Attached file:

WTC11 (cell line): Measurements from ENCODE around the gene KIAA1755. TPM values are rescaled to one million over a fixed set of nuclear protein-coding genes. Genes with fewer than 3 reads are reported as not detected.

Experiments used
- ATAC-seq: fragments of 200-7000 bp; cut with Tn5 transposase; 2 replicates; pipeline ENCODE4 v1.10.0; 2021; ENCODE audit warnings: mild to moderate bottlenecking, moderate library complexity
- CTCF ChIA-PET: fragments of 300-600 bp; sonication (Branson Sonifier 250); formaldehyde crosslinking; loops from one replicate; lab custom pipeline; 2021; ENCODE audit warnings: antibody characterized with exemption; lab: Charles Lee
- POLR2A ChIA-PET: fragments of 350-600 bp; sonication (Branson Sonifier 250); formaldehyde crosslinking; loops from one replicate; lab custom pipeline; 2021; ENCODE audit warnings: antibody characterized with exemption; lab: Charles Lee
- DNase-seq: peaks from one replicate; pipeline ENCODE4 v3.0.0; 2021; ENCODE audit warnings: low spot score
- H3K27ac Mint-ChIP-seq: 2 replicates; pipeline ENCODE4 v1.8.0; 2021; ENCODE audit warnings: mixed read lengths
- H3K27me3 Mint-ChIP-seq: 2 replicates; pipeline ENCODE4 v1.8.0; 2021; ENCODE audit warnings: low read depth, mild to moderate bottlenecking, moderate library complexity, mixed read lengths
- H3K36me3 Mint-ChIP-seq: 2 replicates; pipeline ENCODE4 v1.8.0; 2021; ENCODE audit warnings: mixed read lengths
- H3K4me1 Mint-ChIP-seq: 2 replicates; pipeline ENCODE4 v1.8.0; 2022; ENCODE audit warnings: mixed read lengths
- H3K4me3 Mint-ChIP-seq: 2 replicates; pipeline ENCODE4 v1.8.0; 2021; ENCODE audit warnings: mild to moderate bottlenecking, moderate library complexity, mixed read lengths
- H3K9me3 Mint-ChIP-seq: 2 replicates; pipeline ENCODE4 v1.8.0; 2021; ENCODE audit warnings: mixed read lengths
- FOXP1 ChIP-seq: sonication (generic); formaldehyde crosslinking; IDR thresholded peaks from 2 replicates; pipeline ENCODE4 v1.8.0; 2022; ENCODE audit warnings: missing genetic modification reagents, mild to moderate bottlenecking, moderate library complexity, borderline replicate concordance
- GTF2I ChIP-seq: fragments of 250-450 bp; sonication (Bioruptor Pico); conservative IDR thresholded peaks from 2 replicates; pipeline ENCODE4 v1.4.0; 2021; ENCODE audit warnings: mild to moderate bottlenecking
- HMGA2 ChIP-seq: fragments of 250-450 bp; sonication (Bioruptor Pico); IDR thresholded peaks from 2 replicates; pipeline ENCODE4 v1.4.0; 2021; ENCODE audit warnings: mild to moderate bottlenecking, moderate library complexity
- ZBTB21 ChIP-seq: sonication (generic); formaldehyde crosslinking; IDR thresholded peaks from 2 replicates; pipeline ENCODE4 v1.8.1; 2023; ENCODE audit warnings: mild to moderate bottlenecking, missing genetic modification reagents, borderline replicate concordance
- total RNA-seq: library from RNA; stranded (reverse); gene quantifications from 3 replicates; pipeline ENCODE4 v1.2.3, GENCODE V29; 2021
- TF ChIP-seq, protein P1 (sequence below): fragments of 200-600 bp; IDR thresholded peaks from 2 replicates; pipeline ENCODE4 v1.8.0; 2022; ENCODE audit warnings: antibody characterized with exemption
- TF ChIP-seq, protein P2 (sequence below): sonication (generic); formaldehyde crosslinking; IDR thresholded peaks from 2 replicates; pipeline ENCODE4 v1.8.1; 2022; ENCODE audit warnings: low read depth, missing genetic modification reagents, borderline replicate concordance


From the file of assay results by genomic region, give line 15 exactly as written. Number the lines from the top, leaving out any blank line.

- HMGA2 ChIP-seq: fragments of 250-450 bp; sonication (Bioruptor Pico); IDR thresholded peaks from 2 replicates; pipeline ENCODE4 v1.4.0; 2021; ENCODE audit warnings: mild to moderate bottlenecking, moderate library complexity